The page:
We are very proud of the way in which the vast majority of our children conduct themselves in school. Behaviour in lessons and instances of poor or agressive behaviour, including bullying and racism, are rare. The school promotes good relationships and expects children to show respect and care towards one another. The vast majority of our children …
As most schools do, we have a number of school rules which provide guidance for children in how they should behave:
It’s Good to be Green!
Our approach to behaviour is based on the ‘It’s Good to be Green’ system which recognises positive and good behaviour as well as attempting to deal, at different levels, with occasional or persistent poor behaviour. Essentially, children should be aiming for excellent behaviour which keeps them on Green. Inappropriate or poor behaviour is then dealt with in a progressive way, starting with warnings (yellow) and ending, as a last resort for persistent poor behaviour or severe behaviour, with an exclusion (blue) from school. Children are rewarded throughout or at the end of the year for consistently GOOD (GREEN) behaviour. Everyone who behaves well is therefore recognised for their good behaviour.
|Green||Good Behaviour (teacher may offer reminders)|
|Yellow||Child receives a warning. After two warnings, this results in a consequence …|
|Orange||Child receives a consequence (see below) which is recorded|
|Red||Child is referred to Headteacher or Deputy Headteacher|
|Purple||Child is placed on a Home-School Behaviour book (daily reports) for minimum of 2 weeks|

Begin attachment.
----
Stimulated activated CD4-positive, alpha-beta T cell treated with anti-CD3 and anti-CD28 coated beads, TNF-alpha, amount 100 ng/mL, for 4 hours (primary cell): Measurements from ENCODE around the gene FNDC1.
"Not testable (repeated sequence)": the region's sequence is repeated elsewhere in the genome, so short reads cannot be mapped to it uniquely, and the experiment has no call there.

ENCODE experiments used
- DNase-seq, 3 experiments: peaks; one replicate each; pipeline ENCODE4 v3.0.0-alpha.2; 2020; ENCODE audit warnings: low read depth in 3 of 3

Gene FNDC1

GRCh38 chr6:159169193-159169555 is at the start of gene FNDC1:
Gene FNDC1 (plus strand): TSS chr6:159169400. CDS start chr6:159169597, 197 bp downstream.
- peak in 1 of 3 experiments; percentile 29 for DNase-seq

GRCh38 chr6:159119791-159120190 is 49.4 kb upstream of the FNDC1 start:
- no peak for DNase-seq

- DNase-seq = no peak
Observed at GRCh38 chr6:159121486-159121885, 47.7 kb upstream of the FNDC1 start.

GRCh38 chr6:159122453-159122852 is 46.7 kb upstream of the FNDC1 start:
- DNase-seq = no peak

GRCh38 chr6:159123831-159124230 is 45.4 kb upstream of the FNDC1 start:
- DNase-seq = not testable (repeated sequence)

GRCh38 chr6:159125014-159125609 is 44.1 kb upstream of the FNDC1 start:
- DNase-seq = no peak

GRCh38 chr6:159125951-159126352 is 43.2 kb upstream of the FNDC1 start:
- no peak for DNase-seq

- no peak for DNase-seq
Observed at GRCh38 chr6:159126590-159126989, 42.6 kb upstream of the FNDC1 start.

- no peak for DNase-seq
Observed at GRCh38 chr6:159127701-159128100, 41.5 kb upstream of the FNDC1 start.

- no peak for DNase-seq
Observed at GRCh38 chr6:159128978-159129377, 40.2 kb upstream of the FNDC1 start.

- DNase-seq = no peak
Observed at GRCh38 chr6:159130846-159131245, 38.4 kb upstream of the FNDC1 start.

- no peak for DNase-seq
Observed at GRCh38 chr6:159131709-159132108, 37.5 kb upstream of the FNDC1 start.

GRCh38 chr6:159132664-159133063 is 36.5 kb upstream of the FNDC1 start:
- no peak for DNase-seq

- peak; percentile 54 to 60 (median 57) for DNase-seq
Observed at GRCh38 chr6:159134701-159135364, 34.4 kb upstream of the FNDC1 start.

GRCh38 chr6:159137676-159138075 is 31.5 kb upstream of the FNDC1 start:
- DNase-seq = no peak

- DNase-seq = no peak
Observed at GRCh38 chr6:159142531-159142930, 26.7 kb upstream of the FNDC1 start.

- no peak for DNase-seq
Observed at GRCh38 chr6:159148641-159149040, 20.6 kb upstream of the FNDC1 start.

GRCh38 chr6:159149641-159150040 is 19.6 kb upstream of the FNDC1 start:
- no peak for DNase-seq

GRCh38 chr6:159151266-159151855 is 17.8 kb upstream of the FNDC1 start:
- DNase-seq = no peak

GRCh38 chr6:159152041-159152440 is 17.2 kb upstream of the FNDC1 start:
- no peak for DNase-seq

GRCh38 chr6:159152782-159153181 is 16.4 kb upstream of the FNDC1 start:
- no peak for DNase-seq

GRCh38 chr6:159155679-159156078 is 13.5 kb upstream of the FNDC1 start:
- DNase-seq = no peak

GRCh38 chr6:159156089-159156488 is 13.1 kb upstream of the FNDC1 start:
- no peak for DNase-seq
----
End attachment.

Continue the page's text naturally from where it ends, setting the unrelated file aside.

|Blue||Child is excluded from school (or is at risk or exclusion)|
Consequences (or sanctions) are used to demonstrate to pupils that poor choices of behaviour result in consequences which are not positive. Consequences include:
The Headteacher may decide to EXCLUDE a pupil from school in the following instances:
More information about exclusions is available in our POLICY document.
Law and Guidance
Our Behaviour Policy is underpinned by the statuory requirements and the guidance provided by the Department for Education which states that:
SanctionsTeachers can discipline pupils whose conduct falls below the standard which could reasonably be expected of them. This means that if a pupil msbehaves, breaks a school rule or fails to follow a reasonable instruction the teacher can impose a punishment on that pupil. The be lawful, the punishment (including detentions) must satisfy the following three conditions:
The Headteacher may limit the power to apply particular punishments to certain staff and/or extend the power to discipline to adult volunteers, for example to parents who have volunteered to help on a school trip.Pupils’ Conduct Outside the School GatesTeachers have a statutory power to discipline pupils for misbehaving outside of the school premises. The school’s behaviour policy sets out what the school will do in response to all non-criminal bad behaviour and bullying which occurs anywhere off the school premises, including through social media, and which is witnessed by a staff member of reported to the school, including the punishments that will be imposed on pupils.The teacher may discipline a pupil for any misbehaviour when the child is
or for misbehaviour which
Confiscation of inappropriate ItemsThe general power to discipline enables a member of staff to confiscate, retain or dispose of a pupil’s property as a punishment and protects them from liability to damage to, or loss of, any confiscated items. The following items will be confiscated by staff and either returned to parents, retained or destroyed: